Non-lawyer writer Conor Clarke declares that Justice Scalia has "lost his mojo," and blames it on the Court's tilting further right and becoming more agreeable. Clarke concludes,
But in majority opinions, the name of the game is coalition-building, and while the Scalia who speaks in the first person plural is able to find room for a flash or two of wit, there's just no comparison with his dissents. You can read Scalia's majority opinions in Davis v. Washington or United States v. Gonzalez-Lopez, without cracking a smile, and -- a line or two notwithstanding -- Scalia's majority opinion in Hudson v. Michigan (which allowed unconstitutionally acquired evidence to be used at trial) could have been written by pretty much anyone.As noted in the last two verses of Smells Like Scalia, the justice's rants are amusing and give those who agree with him a lovely sense of superiority, but tend to distance him from the colleagues against whom he rails. But I don't understand why Scalia's concurrences should be deemed any more pointless than his dissents. The entertainment value of his tirades against his liberal brethren seems to me the same regardless of whether it's a concurrence like Marsh or a dissent like Lawrence, and one point on which I credit Scalia is that he rarely falls into the self-pity of many conservatives in liberal-dominated fields. His dissents focus on their self-evident correctness rather than whining about being a lonely voice of righteousness.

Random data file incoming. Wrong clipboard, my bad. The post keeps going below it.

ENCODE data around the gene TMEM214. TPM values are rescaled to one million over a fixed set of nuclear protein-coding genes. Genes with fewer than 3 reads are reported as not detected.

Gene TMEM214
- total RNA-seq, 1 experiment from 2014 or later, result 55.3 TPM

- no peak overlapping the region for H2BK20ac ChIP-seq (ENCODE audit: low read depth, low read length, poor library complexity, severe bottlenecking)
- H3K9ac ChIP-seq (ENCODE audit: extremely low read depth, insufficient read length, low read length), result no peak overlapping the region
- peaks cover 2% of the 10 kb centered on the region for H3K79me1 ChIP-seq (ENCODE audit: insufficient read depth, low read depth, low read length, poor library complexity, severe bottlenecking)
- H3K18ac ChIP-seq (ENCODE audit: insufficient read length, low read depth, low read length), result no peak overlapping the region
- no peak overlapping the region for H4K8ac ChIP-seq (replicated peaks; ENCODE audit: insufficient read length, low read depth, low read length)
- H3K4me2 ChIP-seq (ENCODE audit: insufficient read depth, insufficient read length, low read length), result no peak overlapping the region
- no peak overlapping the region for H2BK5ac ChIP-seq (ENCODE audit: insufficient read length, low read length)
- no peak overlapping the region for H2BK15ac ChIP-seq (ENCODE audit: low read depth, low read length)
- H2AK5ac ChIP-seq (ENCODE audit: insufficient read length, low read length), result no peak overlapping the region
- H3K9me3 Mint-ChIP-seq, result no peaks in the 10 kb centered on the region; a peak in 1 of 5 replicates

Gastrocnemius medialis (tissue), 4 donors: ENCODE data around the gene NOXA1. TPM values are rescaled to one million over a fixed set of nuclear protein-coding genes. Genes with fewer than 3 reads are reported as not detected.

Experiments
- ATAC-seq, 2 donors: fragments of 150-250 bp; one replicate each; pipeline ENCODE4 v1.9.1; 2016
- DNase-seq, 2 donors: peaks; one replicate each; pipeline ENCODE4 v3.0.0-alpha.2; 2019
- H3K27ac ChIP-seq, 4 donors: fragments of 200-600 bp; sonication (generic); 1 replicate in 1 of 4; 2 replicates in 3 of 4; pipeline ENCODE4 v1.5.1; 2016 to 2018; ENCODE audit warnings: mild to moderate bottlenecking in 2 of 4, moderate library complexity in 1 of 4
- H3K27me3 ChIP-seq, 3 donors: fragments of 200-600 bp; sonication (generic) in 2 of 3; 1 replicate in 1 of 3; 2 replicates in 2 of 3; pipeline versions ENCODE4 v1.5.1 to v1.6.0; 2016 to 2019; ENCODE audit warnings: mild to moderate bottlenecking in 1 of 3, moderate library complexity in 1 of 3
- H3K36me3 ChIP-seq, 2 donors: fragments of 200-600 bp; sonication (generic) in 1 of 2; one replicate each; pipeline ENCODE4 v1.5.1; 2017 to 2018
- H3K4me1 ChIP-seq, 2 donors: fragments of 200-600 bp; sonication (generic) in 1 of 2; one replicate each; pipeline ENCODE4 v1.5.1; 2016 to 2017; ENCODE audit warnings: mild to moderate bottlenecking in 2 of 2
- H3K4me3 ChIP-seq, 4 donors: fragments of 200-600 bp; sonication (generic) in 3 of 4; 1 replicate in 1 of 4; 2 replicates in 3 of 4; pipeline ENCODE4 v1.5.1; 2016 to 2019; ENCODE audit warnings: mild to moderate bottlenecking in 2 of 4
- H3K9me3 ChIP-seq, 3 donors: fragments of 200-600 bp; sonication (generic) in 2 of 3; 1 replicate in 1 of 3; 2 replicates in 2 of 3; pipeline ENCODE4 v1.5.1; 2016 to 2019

I don't doubt that all this newfound relevance pleases Scalia. And he may well try to have his cake and eat it too by writing lots of blistering concurrences that take shots at anyone and everyone within rifle range. But that would be pointless. You might even say it would be a bit like Demosthenes on the beach, rattling off into a big, open nothingness.
The only reason to consider a Scalia dissent to be less "pointless" than a concurrence would be if the dissent eventually became the foundation for a reversal of the holding it criticizes. Has the Supreme Court ever adopted a Scalia dissent as a new majority rationale? The Court so rarely explicitly reverses itself that such an opportunity doesn't come often, and even Brown v. Board struck out for its own explanation rather than relying on Harlan's Plessy dissent (which is what Scalia has said convinces him of the Brown holding). To be a legal realist for once: dissents are probably more pointless than concurrences, because the writer of a concurrence may be the crucial fifth vote one will need to extend or limit the precedent later on, whereas the dissenter is, to be blunt, the loser. In a future Court missing Souter, Ginsburg, Stevens, Breyer or Kennedy, the reach of the Commerce Clause might rely on the nuances of Scalia's Raich concurrence, but I see no reason for an appellate advocate to parse his nastily funny Grutter dissent. The Court that declares all forms of race-conscious admissions to be unconstitutional will not do so by gibing at diversity.